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PCB Design good practices

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sandbox

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Hi all,

I am designing a circuit board for a batch of 10000 boards, I have a few questions about good practices in PCB design, mostly pertaining to reliability and manufacturability. It would be really helpful if you could give me advice or direct me to any resources .

The first 3 are related to via's and PCB design :

  1. How reliable are via's , from a manufacturing standpoint do you end up with a lot of failed via's or are they generally reliable ?
  2. On the same note if you can route a short trace with a via and a longer trace without one, which one should be preferred ?
  3. i have a via as shown in the picture below, is that a good practice to have a junction at a via?


Screen shot 2013-01-01 at 6.50.18 AM.png

These questions below are related to mass production :

  1. How should I choose the material of the PCB ? considering its properties and eco friendliness ?
  2. How should I choose the thickness of the PCB?
  3. How much extra stock should I order considering some PCB's might fail, for example if i need to produce 100 boards how many more should I order as buffer to account for improperly produced ones?
  4. How do i optimize boards for pick and place assembly?

Please help me out
Thanks in advance,
sandbox
 
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sandbox

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Thanks ! will go through the material posted on the mentioned thread, but it seems its all about PCB design, is there anything similar for PCB manufacturing and mass production?
 

mtwieg

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Consider that modern motherboards have thousands of vias, each of which is presumably vital to its function, so obviously they can be very reliable. When you really need good reliability, you generally either have to either do post manufacturing verification (mass E-testing) or do some special manufacturing specs (plugging, extra plating, etc).

I would only consider vias a risk if they have to conduct a great deal of current (amps or more), and then you just put lots of vias in parallel to deal with that.
 

sandbox

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@mt weig,

I am not transmitting a lot of current, all under 100mA on 8 mil mil traces, would i need multiple via's for that?

@tpetar

I will be looking around for fab houses that offer xray inspection, is it an expensive process?

- - - Updated - - -

@mt weig,

I am not transmitting a lot of current, all under 100mA on 8 mil mil traces, would i need multiple via's for that?

@tpetar

I will be looking around for fab houses that offer xray inspection, is it an expensive process?
 

Ow@i$

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as long as you can route a net without making loop and breaking other rules of designing don't use vias.. but generally in big design you have to have vias in order to have connections on different layers... sure they are reliable , however reliability depends upon perfectly the manufacturer is working with them
 

cyberrat

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Hi all,

I am designing a circuit board for a batch of 10000 boards, I have a few questions about good practices in PCB design, mostly pertaining to reliability and manufacturability. It would be really helpful if you could give me advice or direct me to any resources .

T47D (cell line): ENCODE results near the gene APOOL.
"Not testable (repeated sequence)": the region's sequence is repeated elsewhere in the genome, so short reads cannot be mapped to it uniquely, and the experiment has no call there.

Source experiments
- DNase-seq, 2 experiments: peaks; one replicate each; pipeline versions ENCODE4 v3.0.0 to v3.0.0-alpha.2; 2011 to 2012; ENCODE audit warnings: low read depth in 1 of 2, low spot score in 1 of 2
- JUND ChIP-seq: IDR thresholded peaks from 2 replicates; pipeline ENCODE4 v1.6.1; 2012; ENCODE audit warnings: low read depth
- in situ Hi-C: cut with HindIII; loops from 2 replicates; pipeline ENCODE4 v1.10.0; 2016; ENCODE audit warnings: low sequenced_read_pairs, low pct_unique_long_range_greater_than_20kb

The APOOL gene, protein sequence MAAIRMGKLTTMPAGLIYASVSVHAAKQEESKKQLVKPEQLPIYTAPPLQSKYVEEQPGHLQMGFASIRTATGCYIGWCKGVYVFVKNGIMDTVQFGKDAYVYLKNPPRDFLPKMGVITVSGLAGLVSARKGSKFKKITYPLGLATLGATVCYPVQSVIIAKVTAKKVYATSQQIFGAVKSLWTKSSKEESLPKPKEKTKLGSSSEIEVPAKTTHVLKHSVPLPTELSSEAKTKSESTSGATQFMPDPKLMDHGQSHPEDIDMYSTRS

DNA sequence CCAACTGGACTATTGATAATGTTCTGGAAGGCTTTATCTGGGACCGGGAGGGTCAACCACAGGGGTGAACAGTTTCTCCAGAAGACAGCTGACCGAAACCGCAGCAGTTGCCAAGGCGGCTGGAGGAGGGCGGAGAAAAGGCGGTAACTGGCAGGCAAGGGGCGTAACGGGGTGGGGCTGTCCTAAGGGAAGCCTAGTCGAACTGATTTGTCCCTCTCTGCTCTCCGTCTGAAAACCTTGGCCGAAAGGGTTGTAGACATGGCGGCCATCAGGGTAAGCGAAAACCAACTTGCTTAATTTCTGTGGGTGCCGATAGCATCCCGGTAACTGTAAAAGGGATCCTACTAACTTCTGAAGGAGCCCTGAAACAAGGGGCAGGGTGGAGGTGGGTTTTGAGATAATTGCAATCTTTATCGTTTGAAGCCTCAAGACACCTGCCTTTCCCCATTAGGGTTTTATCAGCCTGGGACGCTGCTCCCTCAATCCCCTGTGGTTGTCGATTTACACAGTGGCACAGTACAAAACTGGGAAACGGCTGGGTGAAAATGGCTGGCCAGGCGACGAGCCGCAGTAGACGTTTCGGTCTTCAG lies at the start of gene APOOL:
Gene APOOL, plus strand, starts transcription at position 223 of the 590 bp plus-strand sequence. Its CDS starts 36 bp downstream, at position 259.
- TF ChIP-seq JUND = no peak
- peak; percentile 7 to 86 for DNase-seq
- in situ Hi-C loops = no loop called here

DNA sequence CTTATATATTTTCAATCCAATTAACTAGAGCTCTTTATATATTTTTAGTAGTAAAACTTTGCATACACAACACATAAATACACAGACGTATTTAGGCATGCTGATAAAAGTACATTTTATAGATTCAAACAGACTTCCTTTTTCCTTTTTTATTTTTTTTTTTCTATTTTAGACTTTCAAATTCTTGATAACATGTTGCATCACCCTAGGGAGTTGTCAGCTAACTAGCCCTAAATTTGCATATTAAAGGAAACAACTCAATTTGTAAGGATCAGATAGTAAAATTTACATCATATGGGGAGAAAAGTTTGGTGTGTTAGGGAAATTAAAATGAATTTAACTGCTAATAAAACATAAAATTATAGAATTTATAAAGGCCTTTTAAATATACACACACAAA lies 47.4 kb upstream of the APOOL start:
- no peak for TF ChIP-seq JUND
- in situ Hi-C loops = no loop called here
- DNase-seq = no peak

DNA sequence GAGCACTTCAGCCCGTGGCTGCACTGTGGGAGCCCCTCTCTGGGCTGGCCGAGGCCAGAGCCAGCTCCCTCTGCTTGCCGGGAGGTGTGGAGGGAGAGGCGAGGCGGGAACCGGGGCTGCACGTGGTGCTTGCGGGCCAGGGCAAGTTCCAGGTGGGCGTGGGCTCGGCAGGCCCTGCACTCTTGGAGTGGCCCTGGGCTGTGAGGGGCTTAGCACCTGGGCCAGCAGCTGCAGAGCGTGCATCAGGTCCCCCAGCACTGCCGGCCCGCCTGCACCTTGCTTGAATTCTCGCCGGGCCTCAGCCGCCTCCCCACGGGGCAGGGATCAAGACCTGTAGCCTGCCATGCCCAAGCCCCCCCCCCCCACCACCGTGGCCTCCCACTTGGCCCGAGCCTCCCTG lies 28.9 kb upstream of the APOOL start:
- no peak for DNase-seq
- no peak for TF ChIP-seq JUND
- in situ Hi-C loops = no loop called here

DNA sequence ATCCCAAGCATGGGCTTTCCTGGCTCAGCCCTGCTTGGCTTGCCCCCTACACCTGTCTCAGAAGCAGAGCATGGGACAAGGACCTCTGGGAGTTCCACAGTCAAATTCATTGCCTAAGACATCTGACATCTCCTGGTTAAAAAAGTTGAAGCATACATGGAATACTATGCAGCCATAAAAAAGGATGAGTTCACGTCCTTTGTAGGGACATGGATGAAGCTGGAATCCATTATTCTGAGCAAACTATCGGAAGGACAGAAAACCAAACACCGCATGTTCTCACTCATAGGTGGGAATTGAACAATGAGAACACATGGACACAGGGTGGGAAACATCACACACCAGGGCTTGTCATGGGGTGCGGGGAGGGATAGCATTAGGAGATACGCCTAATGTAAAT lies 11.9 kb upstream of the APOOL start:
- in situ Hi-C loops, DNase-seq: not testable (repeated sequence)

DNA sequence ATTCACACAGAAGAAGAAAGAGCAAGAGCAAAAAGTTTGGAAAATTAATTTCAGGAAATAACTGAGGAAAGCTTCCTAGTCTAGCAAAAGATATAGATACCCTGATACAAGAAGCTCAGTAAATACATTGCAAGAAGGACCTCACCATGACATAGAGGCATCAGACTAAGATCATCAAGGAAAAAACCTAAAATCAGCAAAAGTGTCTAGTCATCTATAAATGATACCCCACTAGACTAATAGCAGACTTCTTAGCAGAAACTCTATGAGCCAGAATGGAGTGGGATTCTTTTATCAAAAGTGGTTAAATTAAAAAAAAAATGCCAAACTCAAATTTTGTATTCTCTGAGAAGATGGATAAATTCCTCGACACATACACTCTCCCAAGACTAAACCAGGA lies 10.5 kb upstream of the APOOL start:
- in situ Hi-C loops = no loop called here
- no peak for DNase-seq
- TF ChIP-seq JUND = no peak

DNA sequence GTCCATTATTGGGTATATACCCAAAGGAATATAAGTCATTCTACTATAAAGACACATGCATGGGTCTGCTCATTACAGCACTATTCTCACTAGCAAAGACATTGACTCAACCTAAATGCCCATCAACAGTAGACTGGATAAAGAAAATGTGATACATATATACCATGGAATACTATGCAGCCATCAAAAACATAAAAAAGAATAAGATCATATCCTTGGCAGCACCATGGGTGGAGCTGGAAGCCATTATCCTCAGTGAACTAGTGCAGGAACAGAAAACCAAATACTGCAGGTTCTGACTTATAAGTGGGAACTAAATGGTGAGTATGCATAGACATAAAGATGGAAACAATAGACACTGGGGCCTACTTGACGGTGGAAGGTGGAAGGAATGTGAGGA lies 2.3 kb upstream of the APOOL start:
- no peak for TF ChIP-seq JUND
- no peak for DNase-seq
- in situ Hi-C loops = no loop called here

The first 3 are related to via's and PCB design :

  1. How reliable are via's , from a manufacturing standpoint do you end up with a lot of failed via's or are they generally reliable ?
  2. On the same note if you can route a short trace with a via and a longer trace without one, which one should be preferred ?
  3. i have a via as shown in the picture below, is that a good practice to have a junction at a via?
1) Very - if you use a reputable manufacturer
2) No via and no loop is preferred, however for a small insignificant signal then a via may be best as it might also allow other routes to be placed.
3) In general there is no problem with it, but it depends upon what signals are on that route - I would not do this on a data bus or clock signal.


View attachment 85048
These questions below are related to mass production :

  1. How should I choose the material of the PCB ? considering its properties and eco friendliness ?
  2. How should I choose the thickness of the PCB?
  3. How much extra stock should I order considering some PCB's might fail, for example if i need to produce 100 boards how many more should I order as buffer to account for improperly produced ones?
  4. How do i optimize boards for pick and place assembly?

Please help me out
1) Cost - electrical requirements - unless it MUST be anything else FR4 is the most common but the paper ones are the cheapest (and crappiest).
2) Mechanical requirements - cost - unless it MUST be anything else 1.6mm is the most common and cheapest.
3) Send your manufacturer a netlist with your data (if not using ODB++) and specify that you will not accept any faulty boards - they must all be electrically tested. Then on a batch of 100 about 2 should suffice.
4) Do this from the outset, when you place your components on the board, when you decide the board size, when you specify the panel for your manufacturer. Discuss it with assembly depts at all stages of the design before moving to another and certainly before sending the data to be made.
 

sandbox

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Thank you very much for all the helpful suggestions ! I im talking with my manufacturer to get things in order.
 

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